Wednesday, October 14, 2015

Fun with Punctuation

Unless you are a self-proclaimed Grammar Geek, the thought of planning your next punctuation lesson probably does not make your top-ten-favorite-things-to-do list.

It didn’t make my list either until I stumbled upon a few lessons that changed my mindset.

Now, punctuation practice sessions are among my favorite lessons to facilitate.

Students laugh, argue, and act out tasks involving punctuation. In short, students are enjoying writing convention lessons, and punctuation marks are getting the respect they deserve.

But do you want to know what the most compelling reason is for encouraging students to play with punctuation marks? Transfer.

Sure, we all know that it’s a great idea (not mention a Best Practice) to sprinkle kinesthetic activities into our lessons throughout the day to keep students alert. 

But once my students’ writings evolve to the point where they get me to visualize a series of actions, to experience an emotion, or to stop and pay attention to something – simply by using punctuation marks strategically – my teacher feet want to break into the Snoopy Happy Dance!

And it happens every year…without fail. I know that’s a bold claim, but these lessons change writers.

Here are three of my favorites:

Sample Lesson #1: Living Sentences

Grab a free set of punctuation cards here.

Step 1: After teaching a lesson on parallel structure or using commas in a series, write a model sentence like this one on the board: 

Detective Allan questioned the relatives of the victim, the eye-witnesses at the crime scene, and the employees at Stop and Shop.

Step 2: Ask for 6 volunteers to become a “Living Sentence.”

Step 3: Each group member will either memorize a piece of the sentence to present aloud or become a punctuation mark.  

Here is the breakdown of student roles:

Student #1 will say, “Detective Allan questioned the relatives of the victim”

Student #2 will hold up a comma and say, “COMMA”

Student #3 will say “the eye witnesses at the crime scene”

Student #4 will hold up a comma and say, “COMMA”

Student #5 will say “and the employees at Stop and Shop”

Student #6 will hold up the period and say “PERIOD”

Step 4: After the volunteers have practiced and performed the sentence for the class, challenge groups of students to create sentences using the same pattern as the model. 

In this case, the model is: proper noun + verb + a series of adjective/noun/phrase combinations.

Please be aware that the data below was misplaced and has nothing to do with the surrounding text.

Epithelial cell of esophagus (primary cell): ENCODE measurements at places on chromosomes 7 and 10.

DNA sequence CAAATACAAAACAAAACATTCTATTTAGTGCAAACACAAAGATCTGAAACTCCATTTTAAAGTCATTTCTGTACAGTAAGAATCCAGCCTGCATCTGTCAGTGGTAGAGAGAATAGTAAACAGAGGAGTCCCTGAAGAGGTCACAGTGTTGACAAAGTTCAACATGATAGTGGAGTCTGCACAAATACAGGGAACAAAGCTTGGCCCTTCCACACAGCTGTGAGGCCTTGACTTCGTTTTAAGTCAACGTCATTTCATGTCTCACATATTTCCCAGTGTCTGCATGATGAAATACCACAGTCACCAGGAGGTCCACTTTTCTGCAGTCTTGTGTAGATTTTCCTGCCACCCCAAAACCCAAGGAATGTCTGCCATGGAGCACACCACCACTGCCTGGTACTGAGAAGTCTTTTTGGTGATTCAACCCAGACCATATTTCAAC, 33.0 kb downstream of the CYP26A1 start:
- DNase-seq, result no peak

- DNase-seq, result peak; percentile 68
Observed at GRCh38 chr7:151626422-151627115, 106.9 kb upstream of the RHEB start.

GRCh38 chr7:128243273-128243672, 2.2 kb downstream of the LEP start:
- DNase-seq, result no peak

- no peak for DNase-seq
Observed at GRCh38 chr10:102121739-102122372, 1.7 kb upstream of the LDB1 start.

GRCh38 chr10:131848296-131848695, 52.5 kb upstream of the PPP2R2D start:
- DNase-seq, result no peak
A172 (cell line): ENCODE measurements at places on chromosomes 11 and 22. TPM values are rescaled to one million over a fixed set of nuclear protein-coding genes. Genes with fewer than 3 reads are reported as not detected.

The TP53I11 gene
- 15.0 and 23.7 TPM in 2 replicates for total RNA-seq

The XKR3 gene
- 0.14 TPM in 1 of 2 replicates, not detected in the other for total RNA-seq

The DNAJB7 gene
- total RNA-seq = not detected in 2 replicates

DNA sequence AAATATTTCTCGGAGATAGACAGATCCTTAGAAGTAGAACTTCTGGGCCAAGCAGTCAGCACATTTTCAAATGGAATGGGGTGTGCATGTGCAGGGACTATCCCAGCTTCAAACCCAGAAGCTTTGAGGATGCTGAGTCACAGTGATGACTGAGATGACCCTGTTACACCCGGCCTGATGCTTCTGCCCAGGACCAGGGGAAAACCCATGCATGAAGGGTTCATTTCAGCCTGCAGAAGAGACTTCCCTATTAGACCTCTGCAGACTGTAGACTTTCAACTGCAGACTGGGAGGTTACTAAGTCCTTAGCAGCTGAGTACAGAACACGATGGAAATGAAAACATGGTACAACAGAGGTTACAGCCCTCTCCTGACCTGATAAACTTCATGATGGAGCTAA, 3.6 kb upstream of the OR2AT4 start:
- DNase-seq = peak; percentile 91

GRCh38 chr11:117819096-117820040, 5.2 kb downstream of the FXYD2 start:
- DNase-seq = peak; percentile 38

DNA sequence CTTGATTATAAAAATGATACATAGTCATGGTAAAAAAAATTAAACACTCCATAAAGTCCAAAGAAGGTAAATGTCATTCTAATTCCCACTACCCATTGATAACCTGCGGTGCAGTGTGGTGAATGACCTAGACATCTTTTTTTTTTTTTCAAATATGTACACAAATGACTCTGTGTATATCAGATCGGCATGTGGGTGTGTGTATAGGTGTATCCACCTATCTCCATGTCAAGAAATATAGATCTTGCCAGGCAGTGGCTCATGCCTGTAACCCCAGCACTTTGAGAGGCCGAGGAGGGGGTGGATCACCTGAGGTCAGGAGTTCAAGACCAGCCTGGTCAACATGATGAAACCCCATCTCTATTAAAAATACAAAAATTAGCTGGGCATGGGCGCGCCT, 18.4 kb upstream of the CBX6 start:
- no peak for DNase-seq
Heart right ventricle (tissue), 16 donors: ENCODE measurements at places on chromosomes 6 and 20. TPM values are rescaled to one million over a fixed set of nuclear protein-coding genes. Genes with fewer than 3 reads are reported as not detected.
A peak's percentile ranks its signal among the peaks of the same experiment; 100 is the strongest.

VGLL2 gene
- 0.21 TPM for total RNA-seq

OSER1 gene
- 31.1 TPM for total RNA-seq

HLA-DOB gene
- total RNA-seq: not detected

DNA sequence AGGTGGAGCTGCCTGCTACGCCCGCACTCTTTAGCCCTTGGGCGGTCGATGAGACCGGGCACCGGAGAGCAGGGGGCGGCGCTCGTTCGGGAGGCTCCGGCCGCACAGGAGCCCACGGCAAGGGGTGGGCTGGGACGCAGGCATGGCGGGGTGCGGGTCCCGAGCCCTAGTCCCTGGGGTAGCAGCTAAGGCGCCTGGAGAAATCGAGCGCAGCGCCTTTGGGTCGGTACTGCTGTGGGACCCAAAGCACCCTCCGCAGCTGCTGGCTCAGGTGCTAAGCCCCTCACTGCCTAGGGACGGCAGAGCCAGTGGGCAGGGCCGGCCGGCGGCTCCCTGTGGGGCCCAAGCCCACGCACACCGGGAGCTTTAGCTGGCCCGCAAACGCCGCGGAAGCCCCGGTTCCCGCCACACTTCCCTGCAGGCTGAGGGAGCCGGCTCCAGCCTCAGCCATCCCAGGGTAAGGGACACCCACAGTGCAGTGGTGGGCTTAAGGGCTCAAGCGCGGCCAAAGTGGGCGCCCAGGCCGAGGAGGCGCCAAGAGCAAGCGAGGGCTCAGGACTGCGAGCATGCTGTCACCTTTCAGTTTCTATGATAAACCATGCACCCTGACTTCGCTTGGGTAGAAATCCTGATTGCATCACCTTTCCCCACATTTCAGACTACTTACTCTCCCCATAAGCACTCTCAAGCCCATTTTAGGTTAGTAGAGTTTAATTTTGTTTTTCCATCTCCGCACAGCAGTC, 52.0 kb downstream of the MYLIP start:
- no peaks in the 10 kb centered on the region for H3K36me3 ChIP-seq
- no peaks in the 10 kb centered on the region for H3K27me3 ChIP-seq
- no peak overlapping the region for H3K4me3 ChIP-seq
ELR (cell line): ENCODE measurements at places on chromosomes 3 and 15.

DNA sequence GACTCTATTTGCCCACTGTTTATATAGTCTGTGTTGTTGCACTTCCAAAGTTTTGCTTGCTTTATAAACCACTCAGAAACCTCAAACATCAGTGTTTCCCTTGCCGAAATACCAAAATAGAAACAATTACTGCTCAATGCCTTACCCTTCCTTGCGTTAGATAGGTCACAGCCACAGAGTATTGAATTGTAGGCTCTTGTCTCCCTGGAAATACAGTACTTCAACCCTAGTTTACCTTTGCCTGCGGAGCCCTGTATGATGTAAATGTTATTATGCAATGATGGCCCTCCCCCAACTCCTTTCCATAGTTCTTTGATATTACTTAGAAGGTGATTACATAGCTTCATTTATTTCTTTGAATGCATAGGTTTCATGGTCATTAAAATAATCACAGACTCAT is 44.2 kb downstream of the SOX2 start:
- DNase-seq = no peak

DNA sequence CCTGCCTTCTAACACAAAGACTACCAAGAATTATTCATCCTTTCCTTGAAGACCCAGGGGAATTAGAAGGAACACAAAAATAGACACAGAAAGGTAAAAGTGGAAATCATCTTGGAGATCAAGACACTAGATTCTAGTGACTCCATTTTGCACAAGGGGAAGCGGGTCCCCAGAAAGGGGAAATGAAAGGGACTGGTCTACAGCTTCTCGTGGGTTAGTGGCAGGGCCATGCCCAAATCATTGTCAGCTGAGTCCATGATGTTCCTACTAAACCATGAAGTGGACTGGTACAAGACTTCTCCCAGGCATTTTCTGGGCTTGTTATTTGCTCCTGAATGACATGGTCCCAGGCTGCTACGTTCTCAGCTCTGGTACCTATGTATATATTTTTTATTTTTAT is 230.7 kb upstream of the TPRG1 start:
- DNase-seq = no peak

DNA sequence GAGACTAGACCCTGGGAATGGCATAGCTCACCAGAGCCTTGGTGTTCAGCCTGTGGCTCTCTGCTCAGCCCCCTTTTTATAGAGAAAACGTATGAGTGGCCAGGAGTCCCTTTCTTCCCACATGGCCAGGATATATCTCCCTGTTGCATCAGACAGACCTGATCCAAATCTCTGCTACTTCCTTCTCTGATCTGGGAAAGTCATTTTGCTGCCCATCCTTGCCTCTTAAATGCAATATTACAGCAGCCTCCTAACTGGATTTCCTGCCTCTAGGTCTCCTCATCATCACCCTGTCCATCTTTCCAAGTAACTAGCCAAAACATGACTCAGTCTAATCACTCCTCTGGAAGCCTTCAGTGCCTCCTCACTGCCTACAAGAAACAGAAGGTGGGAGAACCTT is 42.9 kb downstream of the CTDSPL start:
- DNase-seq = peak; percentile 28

Be sure to emphasize that each sentence must contain two commas and one period.

Here is a group sentence created using the above model:

“Trevor Locke ran through the door (COMMA), dropped his bag on the floor (COMMA), and headed for the basement (PERIOD).

What a visually-rich sentence! Don’t you want to find out why Trevor was in such a hurry? I sure do.

Parallel structure used to be a difficult sentence pattern to teach, but since this activity involves students in designing sentences, presenting them, and listening to them, this sophisticated sentence structure is much easier for students to master.

Many students have told me that they hear the word "comma" in their heads while they are constructing their sentences. 

Sample Lesson #2: Quotation Punctuation

Punctuation Cards on Orange Cardstock with Quotation Poster

I don’t know what it is about famous quotes, but they bring out the mini-philosophers in students. 

Kids who rarely speak in class, often weigh in on what the meaning of a quote could be.

Maybe it’s because students are grateful for any opportunity to voice their opinions.

Maybe it’s the fact that they can relate to someone who is considered worthy enough to be quoted.

Or maybe it's non-threatening because there is really no "right" answer.

But what I think makes quotes so irresistible, is that students are fascinated with the art of storytelling - and the best quotes conjure up the storyteller in all of us.

So every Monday, I place a quote on the board along with the name of the celebrity who said it. I use the word “celebrity” for authors, pop stars, scientists, and actors. Any person - past or present who has been celebrated for excellence in any niche is fair game for the Celebrity Quote of the Week analysis.  

Here are the simple steps I use:

Step 1: I write the quote on the board without punctuation or capitalization. 

Steps 2 and 3: After the class comes to a consensus on how it might be punctuated, we share our thoughts, stories, or even factors which may have prompted the celebrity to make that statement. If I have a class that struggles with punctuation, I post the punctuation marks (as shown above) with the quote.

Step 4: Finally, students write the properly-punctuated quote in their notebooks before composing a 3-5 minute quick write.